Tulip: The way I hear it, there’s two good places to look for God: in church, or at the bottom of a bottle.
Jesse: Maybe I’ll go find a liquor store, then … ’cause lemme tell you, it sure as hell ain’t church.
That passage from Preacher, written by Garth Ennis and illustrated by Steve Dillon, stood out to me as a fairly good representation of the book. Preacher takes a long hard look at religion and doesn’t offer any easy answers to the questions it poses. Preacher was published from 1995–2000 and I missed the boat on it completely. Realizing that the AMC series starring Dominic Cooper was premiering in late May, I finally read it so I’d have some background if I decided to watch the adaptation. For the past month or two I’ve been plowing through all six volumes of the collected series, thanks to my local libraries. So I’ve been living with Preacher for a while now, with assorted volumes stacked around the house and whichever one I was currently reading being carried along with me from room to room or into my bag and out into the world. Reading a book or a series of books in an immersive binge-read like that is always an intense experience. You realize partway through that your obsession to find out what happens next is driving you to read more even faster than you already have been. So what follows are my initial impressions and a look at some of the themes Ennis explores. I’m sure I’ll have further observations after I’ve had time to digest the enormity of this epic run.
The key to hooking readers like that is to write characters that we can care about. Preacher hooked me quickly in large part due to Ennis’s phenomenally rich characters and their realistic dialogue. Ennis reminds me of Stephen King in that way—both write characters with real voices, have them interact as real people would, and make us want to live with and follow them as they face seemingly insurmountable odds. So in reading Preacher I saw a lot of similarities to King’s Dark Tower series, especially. Both feature a main character undertaking an epic quest and bringing along a ragtag group of fellow adventurers. In Preacher‘s case, the main group of travelers feature a Southern preacher named Jesse Custer who’s lost his faith but gained the powers of the unholy union of an angel and a demon; his ex-girlfriend Tulip O’Hare who’s whip smart and handy with guns; and the inveterate alcoholic Irish vampire Cassidy. This oddball triad are traveling across America on Jesse’s mission to find God and make him stand accountable for leaving the human race in the mess we find ourselves in currently (or, the mess we found ourselves in back in the 1990s, which some might argue has only gotten worse since then). Along the way, they get sidetracked by a series of obstacles from some hilarious, repulsive, and truly frightening adversaries. Worn down over time, our protagonists still manage to claw their way back to Jesse’s original mission: to make God answer for his sins.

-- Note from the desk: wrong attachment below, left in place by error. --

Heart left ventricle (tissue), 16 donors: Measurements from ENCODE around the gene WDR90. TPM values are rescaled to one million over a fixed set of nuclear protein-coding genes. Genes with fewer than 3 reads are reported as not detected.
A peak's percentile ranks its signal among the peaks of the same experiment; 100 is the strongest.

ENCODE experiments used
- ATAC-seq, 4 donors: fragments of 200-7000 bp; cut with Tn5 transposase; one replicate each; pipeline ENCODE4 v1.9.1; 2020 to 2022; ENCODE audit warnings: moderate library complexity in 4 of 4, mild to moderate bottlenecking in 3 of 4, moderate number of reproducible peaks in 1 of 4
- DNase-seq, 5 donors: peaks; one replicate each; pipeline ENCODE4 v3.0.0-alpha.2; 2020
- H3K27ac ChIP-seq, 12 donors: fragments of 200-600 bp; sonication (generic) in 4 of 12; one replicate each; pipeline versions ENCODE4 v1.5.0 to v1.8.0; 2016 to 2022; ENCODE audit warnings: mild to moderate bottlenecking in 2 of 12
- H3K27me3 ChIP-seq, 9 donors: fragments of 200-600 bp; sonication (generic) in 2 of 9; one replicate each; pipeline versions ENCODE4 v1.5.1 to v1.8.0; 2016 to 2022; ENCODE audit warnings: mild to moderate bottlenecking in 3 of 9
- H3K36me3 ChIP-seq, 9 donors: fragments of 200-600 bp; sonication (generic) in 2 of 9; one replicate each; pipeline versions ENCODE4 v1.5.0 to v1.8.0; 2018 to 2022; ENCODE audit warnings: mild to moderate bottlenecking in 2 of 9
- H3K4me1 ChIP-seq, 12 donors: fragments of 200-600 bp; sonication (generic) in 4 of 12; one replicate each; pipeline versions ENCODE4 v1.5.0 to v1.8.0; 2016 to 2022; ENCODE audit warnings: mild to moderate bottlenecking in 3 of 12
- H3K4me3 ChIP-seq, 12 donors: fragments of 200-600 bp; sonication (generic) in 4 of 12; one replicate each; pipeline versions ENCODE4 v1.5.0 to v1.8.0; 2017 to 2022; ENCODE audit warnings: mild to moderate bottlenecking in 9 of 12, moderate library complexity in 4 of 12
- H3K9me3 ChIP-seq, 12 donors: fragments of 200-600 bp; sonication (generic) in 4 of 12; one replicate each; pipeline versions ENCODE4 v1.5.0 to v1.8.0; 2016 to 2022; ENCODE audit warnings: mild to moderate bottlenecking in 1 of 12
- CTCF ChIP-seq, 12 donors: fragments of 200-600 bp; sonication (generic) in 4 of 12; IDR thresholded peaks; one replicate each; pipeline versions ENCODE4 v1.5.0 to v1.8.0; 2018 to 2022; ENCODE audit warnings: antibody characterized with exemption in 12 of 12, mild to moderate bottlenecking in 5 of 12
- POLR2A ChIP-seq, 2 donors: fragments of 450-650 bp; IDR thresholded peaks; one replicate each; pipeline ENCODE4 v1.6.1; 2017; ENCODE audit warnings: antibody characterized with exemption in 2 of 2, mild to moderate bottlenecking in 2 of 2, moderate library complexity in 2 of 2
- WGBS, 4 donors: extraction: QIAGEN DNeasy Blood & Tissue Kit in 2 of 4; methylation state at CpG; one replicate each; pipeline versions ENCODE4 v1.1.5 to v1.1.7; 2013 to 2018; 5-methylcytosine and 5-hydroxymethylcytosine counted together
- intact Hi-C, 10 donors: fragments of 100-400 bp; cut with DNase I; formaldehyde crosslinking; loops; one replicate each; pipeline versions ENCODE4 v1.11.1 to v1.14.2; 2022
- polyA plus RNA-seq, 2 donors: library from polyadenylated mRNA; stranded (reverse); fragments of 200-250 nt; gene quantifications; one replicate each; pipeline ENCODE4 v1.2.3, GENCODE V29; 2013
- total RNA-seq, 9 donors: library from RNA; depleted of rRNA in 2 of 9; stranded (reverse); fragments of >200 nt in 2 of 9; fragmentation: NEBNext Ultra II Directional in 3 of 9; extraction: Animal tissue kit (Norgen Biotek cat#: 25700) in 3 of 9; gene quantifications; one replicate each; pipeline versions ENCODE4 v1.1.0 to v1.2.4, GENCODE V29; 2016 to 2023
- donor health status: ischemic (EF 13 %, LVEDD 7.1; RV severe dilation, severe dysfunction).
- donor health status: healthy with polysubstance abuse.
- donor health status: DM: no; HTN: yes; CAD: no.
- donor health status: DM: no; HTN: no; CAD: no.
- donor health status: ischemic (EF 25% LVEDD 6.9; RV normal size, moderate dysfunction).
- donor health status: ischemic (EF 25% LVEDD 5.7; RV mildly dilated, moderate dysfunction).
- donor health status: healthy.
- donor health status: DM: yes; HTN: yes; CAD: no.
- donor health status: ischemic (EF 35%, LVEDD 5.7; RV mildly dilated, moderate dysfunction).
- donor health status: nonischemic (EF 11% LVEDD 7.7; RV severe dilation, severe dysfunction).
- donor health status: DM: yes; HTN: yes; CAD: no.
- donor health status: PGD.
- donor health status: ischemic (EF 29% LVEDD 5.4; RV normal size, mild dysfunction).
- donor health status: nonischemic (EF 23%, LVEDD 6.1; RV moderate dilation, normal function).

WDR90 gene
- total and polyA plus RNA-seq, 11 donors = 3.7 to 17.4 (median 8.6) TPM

Jesse’s quote up above is symbolic of the series in that the characters spend a good amount of time in bars and elsewhere drinking and comparatively little time in churches. This reinforces that for some people, finding God in church—or anywhere—is an untenable prospect, yet that doesn’t mean they don’t have faith in other things. And Ennis skewers both believers and nonbelievers throughout the run, repeatedly exposing the terrible things people do to each other in thrall of religion, profit, revenge, love, drugs, and more. As someone who’s feelings about organized religion could most charitably be described as ambivalent, I found it refreshing how honestly Ennis explores religion and faith through these characters, typically not offering judgment on their choices but allowing us to draw our own conclusions. Ennis realizes that religion and faith are complicated issues, and he handles them with a sincerity that’s laced with just the right amount of cynicism.